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I had my reservations about entering the Big Brothers Big Sisters program.
My grandmother coerced me into entering the program. Right off the bat, we were interviewed, made to watch a safety video and given a questionnaire. Honestly, I had no idea what my interests were and checked just about everything on that “interests” and “things I'd be interested in trying” list.
When the day came to finally meet my Big Sister, I didn't know what to expect, and I wasn't very enthusiastic. To this day, both my Big Sister and I remember the fit of crying we did together in the parking lot of Scandia after our first outing.
I wasn't an easy child. At the age of seven, I was detached and withdrawn. I had a lot of bottled-up emotions, and I had trouble expressing myself. This gave my new Big Sister quite a challenge.
She was strong for sticking with me. She could have cut her losses and asked for another Little Sister or even quit, but she toughed it out and tried her best. My Big Sister is a survivor and a strong, independent woman — someone to look up to.
One of my favourite things was the annual ski trip we would take. Every year, when the cold started to take over, I would look forward to spending time with her and the mountain snow. She was the first person to make hiking fun.
I miss Sasha, her black lab who was the sweetest dog and an excellent outdoors buddy. I'll never forget our camping trip; even though it was cold, the nearby lake was strangely warm, and later we became utterly washed out by the rain. We huddled in the tent all night, trying not to think about peeing nor how cold is was, waiting for it to clear so we could leave. Yet it still makes me smile and laugh to remember.
I remember going to the theme park with my Big Sister, her friend, and his little brother, who I had a crush on and trying desperately not to show it. (Still not sure if I was successful at it or not, but who ever is?)
I remember all our trips, actually, including the one to Las Vegas, where I received my first sunburn while visiting her family. Her mother taught me how to crochet, which evolved into an interest in knitting. Though there weren't many places for a child to enjoy in Las Vegas, my Big Sister tried her best to entertain me.
After she moved to D.C., visiting her there was quite exciting. Even my grandmother's anxiety, which usually ends up causing spill-over collateral damage, didn't ruin the trip thanks to all the fun she planned in advanced.
However, most of all, I remember how she made growing up more enjoyable.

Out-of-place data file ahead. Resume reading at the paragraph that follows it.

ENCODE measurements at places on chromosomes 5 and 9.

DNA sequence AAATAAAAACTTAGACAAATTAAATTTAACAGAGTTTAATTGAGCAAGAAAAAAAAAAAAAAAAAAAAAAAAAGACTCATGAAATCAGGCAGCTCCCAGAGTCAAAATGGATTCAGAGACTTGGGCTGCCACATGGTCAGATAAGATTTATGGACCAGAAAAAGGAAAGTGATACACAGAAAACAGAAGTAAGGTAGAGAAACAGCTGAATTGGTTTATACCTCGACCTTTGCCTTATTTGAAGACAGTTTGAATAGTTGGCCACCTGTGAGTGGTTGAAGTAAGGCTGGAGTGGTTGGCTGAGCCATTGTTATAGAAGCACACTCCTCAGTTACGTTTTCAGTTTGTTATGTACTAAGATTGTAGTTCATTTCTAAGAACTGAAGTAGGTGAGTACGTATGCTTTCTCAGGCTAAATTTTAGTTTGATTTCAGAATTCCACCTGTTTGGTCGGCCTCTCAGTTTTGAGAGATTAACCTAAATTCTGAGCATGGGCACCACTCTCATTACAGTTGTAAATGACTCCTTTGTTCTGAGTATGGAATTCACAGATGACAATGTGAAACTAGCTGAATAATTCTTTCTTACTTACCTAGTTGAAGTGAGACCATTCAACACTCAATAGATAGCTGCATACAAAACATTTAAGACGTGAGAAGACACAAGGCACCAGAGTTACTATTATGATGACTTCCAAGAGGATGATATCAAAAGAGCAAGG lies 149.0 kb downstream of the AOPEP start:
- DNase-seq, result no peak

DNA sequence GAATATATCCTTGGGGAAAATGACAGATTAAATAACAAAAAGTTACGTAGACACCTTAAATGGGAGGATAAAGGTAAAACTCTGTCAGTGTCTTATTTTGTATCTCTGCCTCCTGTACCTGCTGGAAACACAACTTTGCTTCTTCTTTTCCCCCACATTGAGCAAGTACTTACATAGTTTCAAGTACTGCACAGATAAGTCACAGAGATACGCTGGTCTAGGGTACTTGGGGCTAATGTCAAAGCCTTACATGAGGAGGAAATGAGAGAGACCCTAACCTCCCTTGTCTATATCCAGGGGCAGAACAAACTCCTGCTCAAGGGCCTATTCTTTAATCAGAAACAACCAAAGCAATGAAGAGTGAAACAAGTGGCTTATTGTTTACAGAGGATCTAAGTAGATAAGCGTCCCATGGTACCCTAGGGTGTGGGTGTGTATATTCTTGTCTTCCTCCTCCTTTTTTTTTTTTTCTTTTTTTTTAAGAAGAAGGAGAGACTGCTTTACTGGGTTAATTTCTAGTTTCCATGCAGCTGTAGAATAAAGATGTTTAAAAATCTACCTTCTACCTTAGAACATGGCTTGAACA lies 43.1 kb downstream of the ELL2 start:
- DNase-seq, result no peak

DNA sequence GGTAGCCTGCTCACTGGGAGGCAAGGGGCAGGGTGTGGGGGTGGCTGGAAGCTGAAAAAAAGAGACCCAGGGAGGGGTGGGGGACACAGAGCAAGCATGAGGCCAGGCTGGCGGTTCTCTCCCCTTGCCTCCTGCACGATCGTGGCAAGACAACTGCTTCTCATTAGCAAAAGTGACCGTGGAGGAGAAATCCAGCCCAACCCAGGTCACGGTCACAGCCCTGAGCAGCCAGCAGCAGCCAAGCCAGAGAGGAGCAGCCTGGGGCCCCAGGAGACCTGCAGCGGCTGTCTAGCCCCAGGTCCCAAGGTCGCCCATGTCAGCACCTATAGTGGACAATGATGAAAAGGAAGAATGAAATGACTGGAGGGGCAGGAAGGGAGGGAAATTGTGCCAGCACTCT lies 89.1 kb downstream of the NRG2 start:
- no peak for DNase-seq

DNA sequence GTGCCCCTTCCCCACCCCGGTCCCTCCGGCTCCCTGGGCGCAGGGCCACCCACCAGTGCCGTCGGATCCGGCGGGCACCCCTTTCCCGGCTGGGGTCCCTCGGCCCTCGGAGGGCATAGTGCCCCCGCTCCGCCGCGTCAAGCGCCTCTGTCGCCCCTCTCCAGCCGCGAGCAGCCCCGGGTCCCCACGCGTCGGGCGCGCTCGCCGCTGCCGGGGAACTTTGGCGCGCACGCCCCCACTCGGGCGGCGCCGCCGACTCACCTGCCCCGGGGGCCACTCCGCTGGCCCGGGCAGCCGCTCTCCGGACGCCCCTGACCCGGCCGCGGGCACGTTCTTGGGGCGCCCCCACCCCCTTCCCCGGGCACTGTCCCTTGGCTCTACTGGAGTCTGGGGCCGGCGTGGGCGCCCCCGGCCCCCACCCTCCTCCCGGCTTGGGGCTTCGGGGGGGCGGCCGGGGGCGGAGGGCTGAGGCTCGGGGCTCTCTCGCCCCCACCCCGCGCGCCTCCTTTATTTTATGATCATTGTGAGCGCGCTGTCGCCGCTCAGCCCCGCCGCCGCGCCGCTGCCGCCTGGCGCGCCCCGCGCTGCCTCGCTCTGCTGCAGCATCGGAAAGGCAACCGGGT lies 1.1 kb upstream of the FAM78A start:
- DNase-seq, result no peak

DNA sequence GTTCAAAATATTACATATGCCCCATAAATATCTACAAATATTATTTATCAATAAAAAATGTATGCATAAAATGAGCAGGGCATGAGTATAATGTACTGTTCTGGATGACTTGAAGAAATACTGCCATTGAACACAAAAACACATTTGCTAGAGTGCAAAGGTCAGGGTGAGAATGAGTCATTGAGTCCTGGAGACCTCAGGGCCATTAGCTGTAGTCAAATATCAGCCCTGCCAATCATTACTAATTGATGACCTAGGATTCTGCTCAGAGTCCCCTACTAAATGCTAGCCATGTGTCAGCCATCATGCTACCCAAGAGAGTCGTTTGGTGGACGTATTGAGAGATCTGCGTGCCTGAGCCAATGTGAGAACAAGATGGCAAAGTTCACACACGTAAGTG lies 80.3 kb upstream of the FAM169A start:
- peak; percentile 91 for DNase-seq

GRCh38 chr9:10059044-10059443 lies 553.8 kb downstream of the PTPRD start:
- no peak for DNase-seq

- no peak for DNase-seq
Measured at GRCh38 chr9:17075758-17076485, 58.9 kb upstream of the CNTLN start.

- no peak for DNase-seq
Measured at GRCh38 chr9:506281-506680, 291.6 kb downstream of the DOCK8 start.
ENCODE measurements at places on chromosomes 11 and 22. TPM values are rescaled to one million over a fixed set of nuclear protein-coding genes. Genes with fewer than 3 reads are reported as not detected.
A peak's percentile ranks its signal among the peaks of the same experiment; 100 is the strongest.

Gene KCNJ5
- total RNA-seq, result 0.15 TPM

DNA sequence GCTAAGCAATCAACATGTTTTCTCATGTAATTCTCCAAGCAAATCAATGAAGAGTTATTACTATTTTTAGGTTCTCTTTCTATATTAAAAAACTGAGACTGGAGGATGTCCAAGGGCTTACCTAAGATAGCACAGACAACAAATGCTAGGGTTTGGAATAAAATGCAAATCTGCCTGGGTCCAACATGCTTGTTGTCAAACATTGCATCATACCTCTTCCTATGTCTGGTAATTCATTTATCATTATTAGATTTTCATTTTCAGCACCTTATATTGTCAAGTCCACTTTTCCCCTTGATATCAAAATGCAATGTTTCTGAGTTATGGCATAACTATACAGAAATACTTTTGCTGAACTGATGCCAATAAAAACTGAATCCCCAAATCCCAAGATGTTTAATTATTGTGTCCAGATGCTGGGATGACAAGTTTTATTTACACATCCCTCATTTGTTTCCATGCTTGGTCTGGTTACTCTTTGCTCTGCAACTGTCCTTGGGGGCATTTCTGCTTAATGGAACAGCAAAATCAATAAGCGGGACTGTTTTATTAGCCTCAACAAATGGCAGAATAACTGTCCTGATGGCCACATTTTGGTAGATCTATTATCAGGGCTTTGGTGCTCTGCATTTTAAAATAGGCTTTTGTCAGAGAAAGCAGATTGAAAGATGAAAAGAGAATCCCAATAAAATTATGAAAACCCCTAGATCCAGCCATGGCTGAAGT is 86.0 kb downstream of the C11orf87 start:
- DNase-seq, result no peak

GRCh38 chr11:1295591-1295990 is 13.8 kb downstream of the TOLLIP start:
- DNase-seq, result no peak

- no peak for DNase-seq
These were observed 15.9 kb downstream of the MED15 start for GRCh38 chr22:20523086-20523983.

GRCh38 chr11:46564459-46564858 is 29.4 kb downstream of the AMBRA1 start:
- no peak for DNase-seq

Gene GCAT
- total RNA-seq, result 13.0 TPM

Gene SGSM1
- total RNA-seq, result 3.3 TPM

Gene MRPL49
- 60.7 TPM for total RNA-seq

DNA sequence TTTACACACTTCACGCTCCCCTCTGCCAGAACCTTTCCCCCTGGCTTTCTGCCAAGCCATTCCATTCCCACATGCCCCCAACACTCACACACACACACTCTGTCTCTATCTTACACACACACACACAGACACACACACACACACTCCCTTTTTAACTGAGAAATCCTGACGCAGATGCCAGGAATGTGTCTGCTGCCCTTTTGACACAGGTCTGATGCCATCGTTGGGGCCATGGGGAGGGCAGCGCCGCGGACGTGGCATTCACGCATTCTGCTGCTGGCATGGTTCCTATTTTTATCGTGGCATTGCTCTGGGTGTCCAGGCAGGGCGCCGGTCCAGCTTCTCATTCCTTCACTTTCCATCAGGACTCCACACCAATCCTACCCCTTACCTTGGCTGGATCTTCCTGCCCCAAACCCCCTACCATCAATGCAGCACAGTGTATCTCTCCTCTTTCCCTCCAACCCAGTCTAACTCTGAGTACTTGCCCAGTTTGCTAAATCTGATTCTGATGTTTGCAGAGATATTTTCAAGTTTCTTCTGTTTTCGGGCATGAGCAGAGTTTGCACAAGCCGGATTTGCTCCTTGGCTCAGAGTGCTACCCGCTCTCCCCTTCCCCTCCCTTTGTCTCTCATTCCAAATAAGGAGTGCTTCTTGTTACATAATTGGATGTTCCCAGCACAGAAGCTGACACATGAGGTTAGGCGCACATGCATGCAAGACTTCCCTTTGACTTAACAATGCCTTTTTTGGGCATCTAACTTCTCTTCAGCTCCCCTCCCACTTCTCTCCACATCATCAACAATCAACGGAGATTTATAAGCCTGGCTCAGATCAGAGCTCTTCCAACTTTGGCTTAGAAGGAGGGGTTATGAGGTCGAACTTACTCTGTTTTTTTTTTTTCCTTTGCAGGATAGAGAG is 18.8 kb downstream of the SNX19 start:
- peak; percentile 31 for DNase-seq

The faerie she painted and glazed for me still sits on my shelf. I remember leaving the ceramic shop, after an evening well spent, feeling uplifted. After that, I stuck with acrylics even when not painting ceramics. I still love their smell.
Even when she moved a few hours away, she still made a point to come up and visit or spend time with me. She had no obligation to see me, but still wanted to. That, to an anti-social child, was a big deal.
While I might not have given it much thought as a child, I do now and am grateful that she had such a beautifully kind heart. There were a lot of things I would have missed out on if she wasn't my Big Sister. I would probably still be opposed to being in nature, finding hotels to be the equivalent of camping (like my grandmother does). I would have missed out on the snow and skiing until the eighth-grade ski trip, where I would have probably spent all my time sitting out on the sidelines.
Though we're long out of the program, we still keep in touch and have had the occasional out-of-state trip to visit. While the ski trips have stopped, our love and care for one another has bonded in sisterhood. It was truly a blessing to see her walk down the aisle and into the arms of her love.
All in all, I'm glad that I was able to meet my Big Sister. She gave me fond memories and insight into what siblings could be like. Together, in our own ways, we grew and learned from one another. She was given a brutal lesson in tolerance, understanding, and patience, while I was given one in love, friendship, empathy, and adventure. My Big Sister is lovely, inside and out, and I love her.
At the risk of sounding preachy, I feel the program could be helpful to any only child or even a child who feels alone. While such a bond as the one I have with my Big Sister is not guaranteed, I know that it sure helped me when I was feeling alone and my wants went unheard. She really did everything she could to try to make my time enjoyable and do things that would make me happy.
There is nothing I can do to repay her for all that she's done for me, but I guess that's what it means to be a family.